A good practice is to carry only credit cards that are necessary, especially while travelling; and carry them not in a wallet or purse– a prime target for thieves – but in a front pocket. Keep other credit cards at home, in a household safe. While you’re away, arrange for your mail to be held for you at the Post Office until you pick it up. Have your newspaper delivery placed on hiatus until you return. Interior lights should be placed on timers. These small actions can minimize the appearance of an unoccupied home, and thus deter the possibility of break-in and theft of personal information while you are away.
Are there credit cards for open-but-unused accounts in your wallet? When several accounts are attached to your name and a breach of one of your accounts is discovered, there’s a very good chance that your other accounts can be violated as well. Cancel any unused credit cards and maintain only those that are used regularly.
Did you know that your trash can be a field day for thieves? They’ll look for items like cut-up debit and credit cards that are expired, credit card statements, and unused credit card checks, envelopes with return addresses which divulge your banking institutions, credit card offers, and all sorts of other items that most honest people wouldn’t know are very telling for a thief. Even something that only reveals your name gives a thief enough information to be dangerous. Rather than tearing up such documents, use a shredder. Many office product chain stores offer shredding for a small fee, based on the weight of the material to be shredded. Home shredders are relatively inexpensive and might be worth their cost several times over if you tend to receive a lot of junk mail.
If a retail clerk asks for I.D. when I use my credit card, should I be offended? Absolutely NOT! The business is attempting to curtail possible fraudulent credit card usage, and the extra measures on its part are indirectly assisting the cardholder. Ensuring the name and signature on the credit card matches that of the driver’s license, for instance, allows the business to prevent liability for merchandise that has been dishonestly obtained – STOLEN! In turn, if your credit card has come into the wrong hands, proper authorities can be alerted.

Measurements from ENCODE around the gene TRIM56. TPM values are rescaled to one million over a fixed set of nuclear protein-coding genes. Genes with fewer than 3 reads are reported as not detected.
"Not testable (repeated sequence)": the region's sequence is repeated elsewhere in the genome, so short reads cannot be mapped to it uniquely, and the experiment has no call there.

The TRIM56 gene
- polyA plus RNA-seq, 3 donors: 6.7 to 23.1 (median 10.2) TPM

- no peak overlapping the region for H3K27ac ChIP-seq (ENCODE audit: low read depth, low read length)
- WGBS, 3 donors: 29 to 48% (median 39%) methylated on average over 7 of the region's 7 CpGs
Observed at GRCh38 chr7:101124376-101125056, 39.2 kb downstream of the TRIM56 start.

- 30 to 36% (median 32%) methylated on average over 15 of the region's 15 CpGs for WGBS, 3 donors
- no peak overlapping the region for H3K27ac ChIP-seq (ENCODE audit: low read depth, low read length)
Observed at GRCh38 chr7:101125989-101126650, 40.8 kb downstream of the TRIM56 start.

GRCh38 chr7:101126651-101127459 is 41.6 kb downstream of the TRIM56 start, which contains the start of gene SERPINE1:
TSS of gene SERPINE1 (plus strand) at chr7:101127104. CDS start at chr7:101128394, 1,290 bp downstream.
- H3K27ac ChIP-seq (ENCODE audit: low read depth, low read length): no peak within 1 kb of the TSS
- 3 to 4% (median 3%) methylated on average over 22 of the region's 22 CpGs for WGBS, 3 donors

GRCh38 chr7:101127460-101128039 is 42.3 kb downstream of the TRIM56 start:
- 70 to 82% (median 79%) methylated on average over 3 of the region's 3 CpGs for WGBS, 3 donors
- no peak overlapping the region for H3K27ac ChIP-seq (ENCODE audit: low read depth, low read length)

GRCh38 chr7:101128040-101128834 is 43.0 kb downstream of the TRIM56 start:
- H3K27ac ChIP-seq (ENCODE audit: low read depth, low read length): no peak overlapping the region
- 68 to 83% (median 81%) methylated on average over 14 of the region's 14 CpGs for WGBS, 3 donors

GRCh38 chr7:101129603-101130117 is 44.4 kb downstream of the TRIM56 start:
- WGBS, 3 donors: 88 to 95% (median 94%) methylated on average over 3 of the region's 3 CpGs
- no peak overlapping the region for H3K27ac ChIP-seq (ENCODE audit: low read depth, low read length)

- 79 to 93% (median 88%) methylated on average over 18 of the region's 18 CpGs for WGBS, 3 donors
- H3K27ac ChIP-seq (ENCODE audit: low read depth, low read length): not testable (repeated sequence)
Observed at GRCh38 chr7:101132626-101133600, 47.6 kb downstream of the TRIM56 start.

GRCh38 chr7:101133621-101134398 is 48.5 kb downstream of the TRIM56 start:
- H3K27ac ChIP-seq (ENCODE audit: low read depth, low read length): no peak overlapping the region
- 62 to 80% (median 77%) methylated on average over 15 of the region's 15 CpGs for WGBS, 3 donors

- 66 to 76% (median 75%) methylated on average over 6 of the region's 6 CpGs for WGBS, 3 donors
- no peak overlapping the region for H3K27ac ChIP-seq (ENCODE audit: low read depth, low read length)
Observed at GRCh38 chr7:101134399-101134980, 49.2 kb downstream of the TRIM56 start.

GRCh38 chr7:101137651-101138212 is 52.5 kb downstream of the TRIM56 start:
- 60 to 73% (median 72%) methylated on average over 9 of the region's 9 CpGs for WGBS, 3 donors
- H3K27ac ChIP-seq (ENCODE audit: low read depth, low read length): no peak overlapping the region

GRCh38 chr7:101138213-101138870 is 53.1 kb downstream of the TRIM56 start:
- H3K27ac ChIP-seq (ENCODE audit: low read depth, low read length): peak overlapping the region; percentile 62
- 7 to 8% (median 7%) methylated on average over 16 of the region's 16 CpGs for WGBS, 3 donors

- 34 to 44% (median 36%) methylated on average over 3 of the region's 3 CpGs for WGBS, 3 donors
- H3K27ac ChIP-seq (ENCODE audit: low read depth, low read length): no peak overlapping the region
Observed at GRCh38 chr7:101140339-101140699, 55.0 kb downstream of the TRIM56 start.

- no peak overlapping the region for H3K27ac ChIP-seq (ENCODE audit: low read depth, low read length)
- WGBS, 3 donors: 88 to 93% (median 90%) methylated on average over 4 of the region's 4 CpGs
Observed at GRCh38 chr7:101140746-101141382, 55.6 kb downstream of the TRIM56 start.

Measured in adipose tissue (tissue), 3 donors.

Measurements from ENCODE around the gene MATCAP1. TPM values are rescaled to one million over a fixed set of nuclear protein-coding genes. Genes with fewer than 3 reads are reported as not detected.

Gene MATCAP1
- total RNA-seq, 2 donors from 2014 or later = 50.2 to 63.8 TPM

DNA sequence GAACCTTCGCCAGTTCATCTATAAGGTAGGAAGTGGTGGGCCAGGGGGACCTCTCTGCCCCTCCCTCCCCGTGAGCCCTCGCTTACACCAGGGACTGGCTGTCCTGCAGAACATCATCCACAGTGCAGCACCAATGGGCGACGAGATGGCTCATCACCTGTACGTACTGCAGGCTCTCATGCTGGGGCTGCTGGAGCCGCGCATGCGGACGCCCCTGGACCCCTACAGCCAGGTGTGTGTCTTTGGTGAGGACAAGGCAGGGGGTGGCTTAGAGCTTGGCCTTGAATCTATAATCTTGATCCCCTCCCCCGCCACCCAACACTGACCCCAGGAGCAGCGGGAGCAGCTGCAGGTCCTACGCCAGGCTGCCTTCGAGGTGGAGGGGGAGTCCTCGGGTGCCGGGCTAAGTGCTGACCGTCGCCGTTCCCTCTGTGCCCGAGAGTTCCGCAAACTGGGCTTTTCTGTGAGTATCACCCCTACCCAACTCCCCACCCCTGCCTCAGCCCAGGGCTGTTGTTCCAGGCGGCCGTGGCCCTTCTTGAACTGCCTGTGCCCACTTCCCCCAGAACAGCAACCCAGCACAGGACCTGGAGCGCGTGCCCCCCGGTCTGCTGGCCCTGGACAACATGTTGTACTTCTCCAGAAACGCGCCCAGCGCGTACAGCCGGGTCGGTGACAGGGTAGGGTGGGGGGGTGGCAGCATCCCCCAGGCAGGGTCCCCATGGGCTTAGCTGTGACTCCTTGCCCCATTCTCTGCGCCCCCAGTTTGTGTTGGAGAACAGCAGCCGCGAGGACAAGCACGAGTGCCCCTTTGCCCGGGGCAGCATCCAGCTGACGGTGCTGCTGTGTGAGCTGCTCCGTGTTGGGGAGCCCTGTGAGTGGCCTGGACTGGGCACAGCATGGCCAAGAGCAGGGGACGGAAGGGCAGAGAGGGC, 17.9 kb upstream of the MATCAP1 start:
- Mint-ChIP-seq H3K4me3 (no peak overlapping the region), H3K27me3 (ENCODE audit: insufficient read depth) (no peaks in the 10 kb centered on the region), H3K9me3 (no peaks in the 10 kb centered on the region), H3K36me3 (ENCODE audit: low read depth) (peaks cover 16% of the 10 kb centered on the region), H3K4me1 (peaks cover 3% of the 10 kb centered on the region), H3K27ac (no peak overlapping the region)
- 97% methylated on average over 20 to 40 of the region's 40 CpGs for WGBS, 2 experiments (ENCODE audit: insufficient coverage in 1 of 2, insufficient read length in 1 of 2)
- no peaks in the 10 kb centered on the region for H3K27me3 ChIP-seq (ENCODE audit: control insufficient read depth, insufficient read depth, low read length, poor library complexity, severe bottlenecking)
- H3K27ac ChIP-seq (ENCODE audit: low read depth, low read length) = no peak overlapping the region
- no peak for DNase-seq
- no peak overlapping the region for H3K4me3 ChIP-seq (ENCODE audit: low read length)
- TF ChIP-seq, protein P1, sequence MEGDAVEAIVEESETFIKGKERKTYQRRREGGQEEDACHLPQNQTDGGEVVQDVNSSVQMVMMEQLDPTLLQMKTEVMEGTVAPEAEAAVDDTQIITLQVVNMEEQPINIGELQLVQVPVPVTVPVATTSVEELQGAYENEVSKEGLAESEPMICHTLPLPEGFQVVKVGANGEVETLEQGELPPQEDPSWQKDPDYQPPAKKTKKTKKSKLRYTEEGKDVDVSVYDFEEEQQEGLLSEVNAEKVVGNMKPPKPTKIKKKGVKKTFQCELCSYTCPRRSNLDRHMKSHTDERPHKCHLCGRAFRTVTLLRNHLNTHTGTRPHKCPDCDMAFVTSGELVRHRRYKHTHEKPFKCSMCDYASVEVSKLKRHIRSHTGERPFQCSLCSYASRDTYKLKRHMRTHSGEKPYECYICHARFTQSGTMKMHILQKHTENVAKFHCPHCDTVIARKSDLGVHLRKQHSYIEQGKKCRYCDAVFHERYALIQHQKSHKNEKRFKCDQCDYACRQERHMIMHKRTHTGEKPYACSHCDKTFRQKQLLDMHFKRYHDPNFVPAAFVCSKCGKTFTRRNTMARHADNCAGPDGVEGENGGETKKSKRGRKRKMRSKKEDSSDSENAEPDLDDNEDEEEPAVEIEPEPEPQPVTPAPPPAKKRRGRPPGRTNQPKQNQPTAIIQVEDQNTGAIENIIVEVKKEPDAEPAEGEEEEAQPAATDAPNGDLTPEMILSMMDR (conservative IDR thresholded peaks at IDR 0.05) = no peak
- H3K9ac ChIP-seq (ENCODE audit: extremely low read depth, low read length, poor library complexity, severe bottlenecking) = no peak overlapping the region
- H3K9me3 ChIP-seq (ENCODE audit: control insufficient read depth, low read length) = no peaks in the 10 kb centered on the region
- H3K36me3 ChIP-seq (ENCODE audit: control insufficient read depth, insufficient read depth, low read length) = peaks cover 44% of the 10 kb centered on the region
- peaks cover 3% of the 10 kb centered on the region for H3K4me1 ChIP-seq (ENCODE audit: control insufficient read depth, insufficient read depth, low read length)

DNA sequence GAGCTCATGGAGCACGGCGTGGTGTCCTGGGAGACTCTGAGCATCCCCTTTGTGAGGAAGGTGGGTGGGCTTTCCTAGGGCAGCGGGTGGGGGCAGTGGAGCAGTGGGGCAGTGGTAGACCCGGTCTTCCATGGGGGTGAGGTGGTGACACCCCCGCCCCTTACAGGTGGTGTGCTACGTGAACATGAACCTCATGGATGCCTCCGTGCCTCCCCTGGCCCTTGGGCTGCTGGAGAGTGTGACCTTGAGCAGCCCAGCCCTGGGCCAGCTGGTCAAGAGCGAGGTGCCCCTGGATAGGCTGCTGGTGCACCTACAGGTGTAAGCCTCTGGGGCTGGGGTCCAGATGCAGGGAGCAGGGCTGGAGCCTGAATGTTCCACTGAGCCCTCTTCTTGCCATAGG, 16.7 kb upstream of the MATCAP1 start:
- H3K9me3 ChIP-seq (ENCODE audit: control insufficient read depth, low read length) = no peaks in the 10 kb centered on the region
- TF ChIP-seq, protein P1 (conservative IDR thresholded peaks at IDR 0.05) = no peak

Should the internet be trusted for making purchases? It is crucial that online buyers check into the legitimacy of any company they are buying or ordering from. If it has an email address, send a message to see whether the address is valid and active. The site must be secure for credit card transactions. Check the site to see what kind of encryption software it is using. Don’t give out credit card numbers without knowing who is receiving the information.
By taking each of these steps, you are helping to ensure the protection of your identity. Being the victim of identity fraud or credit card fraud can be a very trying experience. It is best to take the initiative and avoid becoming a victim at all. And, although these steps do not fully guarantee that a person will be fully protected, they do help to reduce the risk of one’s personal information falling into the wrong hands.